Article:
Evolutionary theory and creationism are compatible

Last week, Minnesota Education Commissioner Cheri Pierson Yecke announced that biological evolution would be an essential topic of study in Minnesota’s high schools. Yecke also suggested that in order to present alternative viewpoints to students, other theories on the origin of life – namely, creationism – could be discussed in classrooms. However, making creationism a polemic to evolutionary theory is flawed logic. Evolutionary theory is mainly about the process of change within generations of biological organisms, while creationism is mainly a theory about the creation of the universe; the two theories are not necessarily diametrically opposed.

Like all science, evolution is a concept based on a set of deductions derived from empirical observations. Evolutionary theory contends that the ongoing process of reproduction, coupled with complex genetic mutations, produce diverging species.

Creationism holds the traditional Christian belief that an intelligent entity directly created the infinitely complex and diverse landscape of biological life. The seeming randomness of evolutionary theory doesn’t sit well with creationists. For many creationists the true magnificence of any biological organism, especially a human being, is simply too complex and awe-inspiring to be a random creation.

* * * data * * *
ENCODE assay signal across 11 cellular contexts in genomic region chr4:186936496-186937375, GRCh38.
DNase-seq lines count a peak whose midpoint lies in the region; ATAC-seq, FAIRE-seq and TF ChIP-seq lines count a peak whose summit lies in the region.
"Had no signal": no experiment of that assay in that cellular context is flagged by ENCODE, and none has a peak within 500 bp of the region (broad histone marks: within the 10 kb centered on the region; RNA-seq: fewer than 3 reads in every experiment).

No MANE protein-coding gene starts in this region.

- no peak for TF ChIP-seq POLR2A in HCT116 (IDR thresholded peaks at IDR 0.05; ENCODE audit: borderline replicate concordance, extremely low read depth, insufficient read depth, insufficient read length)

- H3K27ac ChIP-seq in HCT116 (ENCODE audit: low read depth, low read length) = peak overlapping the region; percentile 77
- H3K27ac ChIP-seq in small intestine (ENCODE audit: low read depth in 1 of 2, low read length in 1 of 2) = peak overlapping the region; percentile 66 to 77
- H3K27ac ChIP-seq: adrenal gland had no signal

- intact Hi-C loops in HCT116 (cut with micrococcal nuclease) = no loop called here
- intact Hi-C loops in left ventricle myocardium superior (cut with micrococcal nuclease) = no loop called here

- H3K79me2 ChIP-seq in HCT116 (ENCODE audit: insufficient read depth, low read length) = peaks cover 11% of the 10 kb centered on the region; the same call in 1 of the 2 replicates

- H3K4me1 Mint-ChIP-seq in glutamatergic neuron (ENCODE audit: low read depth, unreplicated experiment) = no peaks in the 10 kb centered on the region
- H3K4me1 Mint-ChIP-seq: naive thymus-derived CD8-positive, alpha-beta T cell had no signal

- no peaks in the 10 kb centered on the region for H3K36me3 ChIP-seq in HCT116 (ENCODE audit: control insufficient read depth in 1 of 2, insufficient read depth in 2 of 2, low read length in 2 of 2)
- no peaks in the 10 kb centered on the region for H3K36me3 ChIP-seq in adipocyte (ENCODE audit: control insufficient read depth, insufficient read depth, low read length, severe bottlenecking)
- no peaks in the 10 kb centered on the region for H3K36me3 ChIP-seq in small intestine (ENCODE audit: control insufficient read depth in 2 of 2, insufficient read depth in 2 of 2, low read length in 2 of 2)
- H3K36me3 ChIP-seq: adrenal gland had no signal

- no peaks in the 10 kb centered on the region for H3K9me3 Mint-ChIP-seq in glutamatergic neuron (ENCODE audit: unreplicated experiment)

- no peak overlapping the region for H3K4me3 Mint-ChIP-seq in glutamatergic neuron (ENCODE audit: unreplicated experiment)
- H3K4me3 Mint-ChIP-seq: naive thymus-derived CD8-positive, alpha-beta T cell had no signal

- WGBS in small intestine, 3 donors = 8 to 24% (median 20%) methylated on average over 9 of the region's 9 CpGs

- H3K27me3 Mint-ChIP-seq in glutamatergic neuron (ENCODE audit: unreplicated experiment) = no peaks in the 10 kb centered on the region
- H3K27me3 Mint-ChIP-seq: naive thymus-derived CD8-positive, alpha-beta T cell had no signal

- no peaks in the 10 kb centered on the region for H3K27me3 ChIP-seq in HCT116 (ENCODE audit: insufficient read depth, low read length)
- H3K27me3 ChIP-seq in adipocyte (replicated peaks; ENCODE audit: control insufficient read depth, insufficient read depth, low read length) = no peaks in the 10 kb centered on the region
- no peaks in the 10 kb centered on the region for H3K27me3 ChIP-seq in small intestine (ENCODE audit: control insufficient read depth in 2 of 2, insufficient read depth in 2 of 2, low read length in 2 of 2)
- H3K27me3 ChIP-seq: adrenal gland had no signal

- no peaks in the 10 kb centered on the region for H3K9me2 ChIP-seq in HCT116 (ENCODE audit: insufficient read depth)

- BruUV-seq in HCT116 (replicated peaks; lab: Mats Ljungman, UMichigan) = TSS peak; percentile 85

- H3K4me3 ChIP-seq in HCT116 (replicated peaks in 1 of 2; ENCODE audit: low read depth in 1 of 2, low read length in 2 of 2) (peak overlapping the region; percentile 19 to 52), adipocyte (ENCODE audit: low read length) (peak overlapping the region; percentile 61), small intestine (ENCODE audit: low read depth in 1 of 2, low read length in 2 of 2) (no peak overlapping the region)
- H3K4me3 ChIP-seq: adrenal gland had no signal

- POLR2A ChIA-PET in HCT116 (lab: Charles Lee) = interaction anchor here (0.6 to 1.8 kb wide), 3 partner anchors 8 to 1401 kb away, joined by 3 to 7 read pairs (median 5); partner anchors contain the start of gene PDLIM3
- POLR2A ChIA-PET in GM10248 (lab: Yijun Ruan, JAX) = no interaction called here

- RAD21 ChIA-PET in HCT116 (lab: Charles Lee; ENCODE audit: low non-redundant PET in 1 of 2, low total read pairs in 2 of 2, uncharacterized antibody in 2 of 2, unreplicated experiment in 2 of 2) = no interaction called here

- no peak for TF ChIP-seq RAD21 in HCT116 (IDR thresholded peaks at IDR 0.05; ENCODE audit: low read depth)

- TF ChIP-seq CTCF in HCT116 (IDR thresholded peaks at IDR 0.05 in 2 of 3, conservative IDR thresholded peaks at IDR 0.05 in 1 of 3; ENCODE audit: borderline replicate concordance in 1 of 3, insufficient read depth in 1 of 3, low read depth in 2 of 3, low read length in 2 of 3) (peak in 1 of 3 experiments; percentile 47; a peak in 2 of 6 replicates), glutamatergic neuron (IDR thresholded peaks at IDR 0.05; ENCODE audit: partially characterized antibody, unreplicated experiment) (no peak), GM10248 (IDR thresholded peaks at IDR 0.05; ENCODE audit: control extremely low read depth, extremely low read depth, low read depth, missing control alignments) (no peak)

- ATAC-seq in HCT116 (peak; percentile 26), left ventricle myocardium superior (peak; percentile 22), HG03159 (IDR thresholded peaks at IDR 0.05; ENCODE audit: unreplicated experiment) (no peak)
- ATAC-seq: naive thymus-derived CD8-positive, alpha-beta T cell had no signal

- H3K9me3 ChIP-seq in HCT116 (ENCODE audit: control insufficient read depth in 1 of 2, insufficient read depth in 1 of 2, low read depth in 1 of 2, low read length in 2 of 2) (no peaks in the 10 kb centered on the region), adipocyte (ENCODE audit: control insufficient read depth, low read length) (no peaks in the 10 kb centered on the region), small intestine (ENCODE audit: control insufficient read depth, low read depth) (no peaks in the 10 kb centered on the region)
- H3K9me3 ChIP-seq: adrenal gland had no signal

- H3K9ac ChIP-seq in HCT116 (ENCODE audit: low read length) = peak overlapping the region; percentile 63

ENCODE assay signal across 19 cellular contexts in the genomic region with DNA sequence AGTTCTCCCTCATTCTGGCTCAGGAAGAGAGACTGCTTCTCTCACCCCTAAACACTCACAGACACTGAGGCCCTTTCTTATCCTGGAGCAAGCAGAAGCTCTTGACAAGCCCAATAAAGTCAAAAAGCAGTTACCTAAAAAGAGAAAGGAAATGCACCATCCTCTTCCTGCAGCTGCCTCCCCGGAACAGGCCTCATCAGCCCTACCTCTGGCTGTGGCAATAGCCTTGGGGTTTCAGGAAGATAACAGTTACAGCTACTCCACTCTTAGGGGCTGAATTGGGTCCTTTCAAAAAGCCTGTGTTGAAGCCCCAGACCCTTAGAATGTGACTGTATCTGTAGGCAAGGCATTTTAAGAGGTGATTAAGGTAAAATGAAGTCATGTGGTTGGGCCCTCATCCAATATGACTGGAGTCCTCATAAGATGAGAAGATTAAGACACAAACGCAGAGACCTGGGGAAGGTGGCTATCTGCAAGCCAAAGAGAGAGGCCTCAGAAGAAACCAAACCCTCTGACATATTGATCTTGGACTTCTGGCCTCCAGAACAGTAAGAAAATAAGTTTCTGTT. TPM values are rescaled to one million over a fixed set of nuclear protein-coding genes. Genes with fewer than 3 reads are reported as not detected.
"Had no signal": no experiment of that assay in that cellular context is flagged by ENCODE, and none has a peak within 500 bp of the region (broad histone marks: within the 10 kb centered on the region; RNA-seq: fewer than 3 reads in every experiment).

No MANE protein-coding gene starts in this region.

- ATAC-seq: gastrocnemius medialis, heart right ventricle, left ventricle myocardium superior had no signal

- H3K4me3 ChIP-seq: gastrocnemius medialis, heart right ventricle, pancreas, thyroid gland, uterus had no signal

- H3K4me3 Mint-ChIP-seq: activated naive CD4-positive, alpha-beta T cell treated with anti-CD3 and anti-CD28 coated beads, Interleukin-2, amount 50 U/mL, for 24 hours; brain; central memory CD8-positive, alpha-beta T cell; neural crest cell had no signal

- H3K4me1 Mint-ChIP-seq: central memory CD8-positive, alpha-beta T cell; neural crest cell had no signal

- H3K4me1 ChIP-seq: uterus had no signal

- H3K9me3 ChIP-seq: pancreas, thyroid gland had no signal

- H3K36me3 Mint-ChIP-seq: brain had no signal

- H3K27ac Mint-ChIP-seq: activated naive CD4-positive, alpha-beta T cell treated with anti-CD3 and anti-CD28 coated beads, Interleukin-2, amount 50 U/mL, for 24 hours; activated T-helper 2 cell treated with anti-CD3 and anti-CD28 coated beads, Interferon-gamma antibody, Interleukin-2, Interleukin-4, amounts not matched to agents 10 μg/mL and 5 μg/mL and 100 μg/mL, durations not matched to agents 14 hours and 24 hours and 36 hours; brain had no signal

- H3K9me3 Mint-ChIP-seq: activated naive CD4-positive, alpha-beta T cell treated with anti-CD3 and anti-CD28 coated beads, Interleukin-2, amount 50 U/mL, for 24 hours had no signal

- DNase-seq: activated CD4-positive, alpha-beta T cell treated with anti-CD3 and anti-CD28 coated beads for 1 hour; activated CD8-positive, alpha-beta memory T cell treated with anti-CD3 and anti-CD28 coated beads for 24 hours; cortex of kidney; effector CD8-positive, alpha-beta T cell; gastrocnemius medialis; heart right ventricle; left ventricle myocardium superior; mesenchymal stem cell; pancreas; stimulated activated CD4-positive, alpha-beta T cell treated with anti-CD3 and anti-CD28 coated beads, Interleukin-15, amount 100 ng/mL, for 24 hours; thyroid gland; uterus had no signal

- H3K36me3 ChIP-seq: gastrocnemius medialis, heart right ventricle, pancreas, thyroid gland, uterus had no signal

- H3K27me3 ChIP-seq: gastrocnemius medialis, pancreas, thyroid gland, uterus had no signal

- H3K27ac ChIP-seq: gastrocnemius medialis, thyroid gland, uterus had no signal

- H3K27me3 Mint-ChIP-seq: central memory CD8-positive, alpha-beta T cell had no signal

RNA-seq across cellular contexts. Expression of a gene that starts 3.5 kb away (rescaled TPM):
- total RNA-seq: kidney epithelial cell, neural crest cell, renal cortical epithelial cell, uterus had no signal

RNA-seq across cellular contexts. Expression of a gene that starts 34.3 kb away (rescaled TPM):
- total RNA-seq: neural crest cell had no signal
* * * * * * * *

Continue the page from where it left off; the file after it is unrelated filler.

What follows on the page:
The main point of contention between these two views is the issue of time: Evolutionists contend the world is much older than the age argued for in the Bible. However, other aspects of the two theories are not necessarily at loggerheads. An evolutionist wouldn’t necessarily deny the view that an intelligent being created life or assists in the process of evolution. While most creationists would contend that humans were created as-is, many would not deny God’s creation could evolve over time.

However, in the press and among some of the more strong-willed devotees of the respective theories, a polarized debate rages. There is room for discussion between the two camps and some have been willing to work with each other. It is time to focus on the theories’ similarities – including the celebration of life.